These mice were genetically modified so that they produce up to 100 times higher concentrations of the PEPCK-C enzyme in their muscles than wild-type mice. The PEPCK-C enzyme is usually found primarily in the liver and kidneys. The increase of this enzyme in their muscles vastly improved the metabolism of the genetically modified mice, so that even the babies, "popped around the cage like popcorn."
The Cleveland super mice might not have had to eat while they ran for five hours, but they did generally have massive appetites. They also had attitudes.
"On the downside," Hanson said, "they eat twice as much as control mice, but they are half the weight, and are very aggressive. Why this is the case, we are not really sure."
Human beings have the same gene to produce the higher concentrations of the PEPCK-C enzyme that the mice do, but we need to be extremely cautious before we try to "improve" the human genetic code. We run into serious ethical issues involved in the calculated act of piecing together a human being as though he were a machine. There are also practical issues. If we were able to produce test tube babies that have strength and stamina far beyond normal limits, it could be a problem if they turned out to be violent, stubborn sex maniacs who eat everything in the house and refuse to die.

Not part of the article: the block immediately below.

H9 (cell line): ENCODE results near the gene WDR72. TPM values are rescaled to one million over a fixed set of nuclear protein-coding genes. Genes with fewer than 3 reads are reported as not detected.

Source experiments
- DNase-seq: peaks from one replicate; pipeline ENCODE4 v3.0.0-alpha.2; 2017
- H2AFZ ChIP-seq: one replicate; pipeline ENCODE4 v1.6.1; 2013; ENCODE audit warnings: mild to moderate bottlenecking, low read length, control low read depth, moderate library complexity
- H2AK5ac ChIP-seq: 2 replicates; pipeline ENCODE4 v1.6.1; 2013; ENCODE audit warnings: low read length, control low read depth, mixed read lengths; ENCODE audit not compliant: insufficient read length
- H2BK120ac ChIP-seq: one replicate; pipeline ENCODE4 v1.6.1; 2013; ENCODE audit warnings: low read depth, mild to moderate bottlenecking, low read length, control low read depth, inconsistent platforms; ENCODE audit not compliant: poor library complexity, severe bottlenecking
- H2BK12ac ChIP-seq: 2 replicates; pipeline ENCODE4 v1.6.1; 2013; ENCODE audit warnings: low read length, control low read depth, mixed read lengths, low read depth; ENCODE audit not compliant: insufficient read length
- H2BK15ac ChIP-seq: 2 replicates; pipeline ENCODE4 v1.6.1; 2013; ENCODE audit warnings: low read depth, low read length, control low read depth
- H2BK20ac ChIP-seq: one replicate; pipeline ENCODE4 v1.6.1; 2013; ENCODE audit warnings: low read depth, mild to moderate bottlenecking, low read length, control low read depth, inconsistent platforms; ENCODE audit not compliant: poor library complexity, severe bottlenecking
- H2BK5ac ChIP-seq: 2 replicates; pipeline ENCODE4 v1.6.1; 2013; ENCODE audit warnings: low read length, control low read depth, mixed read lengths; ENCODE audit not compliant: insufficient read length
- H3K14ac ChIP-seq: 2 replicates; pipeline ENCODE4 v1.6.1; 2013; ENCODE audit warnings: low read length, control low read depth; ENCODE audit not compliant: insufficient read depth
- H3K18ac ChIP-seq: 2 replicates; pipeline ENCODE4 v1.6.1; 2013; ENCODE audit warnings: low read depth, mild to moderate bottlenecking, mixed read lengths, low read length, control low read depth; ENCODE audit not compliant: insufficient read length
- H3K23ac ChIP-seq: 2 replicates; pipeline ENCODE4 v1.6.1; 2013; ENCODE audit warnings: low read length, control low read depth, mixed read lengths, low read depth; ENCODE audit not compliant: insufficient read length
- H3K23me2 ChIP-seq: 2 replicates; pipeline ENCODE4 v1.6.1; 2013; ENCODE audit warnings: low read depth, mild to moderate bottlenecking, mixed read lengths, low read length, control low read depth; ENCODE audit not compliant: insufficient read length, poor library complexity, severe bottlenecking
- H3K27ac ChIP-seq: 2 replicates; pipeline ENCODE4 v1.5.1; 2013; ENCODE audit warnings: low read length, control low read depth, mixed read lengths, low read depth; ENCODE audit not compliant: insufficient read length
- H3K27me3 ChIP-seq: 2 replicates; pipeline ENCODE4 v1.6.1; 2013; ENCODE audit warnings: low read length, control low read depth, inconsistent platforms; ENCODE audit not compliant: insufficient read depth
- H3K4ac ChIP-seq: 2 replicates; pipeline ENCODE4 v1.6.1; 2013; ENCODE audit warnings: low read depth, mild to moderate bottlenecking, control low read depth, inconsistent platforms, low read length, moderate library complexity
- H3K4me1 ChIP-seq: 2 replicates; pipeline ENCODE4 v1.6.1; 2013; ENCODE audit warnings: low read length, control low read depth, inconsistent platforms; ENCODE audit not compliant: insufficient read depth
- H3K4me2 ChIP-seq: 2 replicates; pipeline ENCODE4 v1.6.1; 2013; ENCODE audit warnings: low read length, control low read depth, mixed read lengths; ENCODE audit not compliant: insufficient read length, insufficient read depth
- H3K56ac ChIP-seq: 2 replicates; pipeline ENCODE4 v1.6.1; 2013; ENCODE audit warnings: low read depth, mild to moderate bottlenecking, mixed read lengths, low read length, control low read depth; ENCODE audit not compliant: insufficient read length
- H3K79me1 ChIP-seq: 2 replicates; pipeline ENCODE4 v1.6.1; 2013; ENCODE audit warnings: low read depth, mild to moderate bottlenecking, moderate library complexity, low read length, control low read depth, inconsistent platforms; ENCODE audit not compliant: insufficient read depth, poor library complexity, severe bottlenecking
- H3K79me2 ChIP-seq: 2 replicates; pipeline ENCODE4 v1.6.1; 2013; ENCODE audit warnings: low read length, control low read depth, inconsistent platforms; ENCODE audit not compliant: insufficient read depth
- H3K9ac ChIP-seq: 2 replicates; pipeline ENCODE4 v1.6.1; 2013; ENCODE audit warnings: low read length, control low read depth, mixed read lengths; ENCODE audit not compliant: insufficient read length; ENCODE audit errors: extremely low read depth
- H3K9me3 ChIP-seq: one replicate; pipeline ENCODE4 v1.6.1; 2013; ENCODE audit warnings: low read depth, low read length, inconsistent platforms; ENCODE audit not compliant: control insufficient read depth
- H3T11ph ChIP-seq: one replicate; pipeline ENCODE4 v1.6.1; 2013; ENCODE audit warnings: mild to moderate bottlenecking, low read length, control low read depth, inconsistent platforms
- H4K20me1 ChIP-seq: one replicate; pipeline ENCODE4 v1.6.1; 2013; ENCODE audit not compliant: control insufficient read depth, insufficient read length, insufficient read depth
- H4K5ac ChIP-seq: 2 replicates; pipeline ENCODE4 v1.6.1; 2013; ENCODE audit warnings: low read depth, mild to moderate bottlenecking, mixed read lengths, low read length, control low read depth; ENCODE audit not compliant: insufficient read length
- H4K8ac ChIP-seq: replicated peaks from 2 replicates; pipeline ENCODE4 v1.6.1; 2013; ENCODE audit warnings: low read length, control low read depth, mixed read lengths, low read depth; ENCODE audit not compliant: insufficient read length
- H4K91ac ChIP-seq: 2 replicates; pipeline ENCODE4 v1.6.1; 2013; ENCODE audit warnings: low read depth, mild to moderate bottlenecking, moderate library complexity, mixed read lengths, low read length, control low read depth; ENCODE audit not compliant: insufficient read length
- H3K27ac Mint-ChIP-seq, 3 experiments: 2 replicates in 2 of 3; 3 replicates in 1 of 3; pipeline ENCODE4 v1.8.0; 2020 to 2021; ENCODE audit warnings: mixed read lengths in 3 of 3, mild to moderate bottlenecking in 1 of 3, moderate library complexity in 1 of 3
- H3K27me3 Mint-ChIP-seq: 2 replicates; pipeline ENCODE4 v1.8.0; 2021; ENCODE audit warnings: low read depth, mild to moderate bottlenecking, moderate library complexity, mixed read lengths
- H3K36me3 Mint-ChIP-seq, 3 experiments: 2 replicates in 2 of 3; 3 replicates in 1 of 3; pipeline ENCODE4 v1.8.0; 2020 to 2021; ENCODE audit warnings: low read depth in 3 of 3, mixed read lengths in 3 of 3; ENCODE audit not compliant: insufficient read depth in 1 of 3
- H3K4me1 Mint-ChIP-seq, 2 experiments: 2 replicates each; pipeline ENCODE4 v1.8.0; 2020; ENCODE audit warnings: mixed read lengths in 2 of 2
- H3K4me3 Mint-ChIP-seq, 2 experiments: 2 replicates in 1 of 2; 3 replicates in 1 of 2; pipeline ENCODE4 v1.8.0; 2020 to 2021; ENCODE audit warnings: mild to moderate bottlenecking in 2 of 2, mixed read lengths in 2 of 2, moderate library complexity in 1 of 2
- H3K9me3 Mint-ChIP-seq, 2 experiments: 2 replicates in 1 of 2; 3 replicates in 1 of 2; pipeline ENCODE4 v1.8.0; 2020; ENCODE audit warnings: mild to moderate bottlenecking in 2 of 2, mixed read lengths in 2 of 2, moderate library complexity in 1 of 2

The views and opinions expressed in these articles, enews and linked websites are those of the authors and do not necessarily reflect the views held by Koinonia House. Koinonia House is providing this information as a resource to individuals who are interested in current news and events that may have an impact on Christian Life and Biblical trends. Koinonia House is not responsible for any information contained in these articles that may be inaccurate, or does not present an unbiased or complete perspective. Koinonia House disavows any obligation to correct or update the information contained in these articles.
PLEASE NOTE: Unless otherwise expressly stated, pricing and offers mentioned in these articles are only valid for up to 30 days from initial publication date and may be subject to change.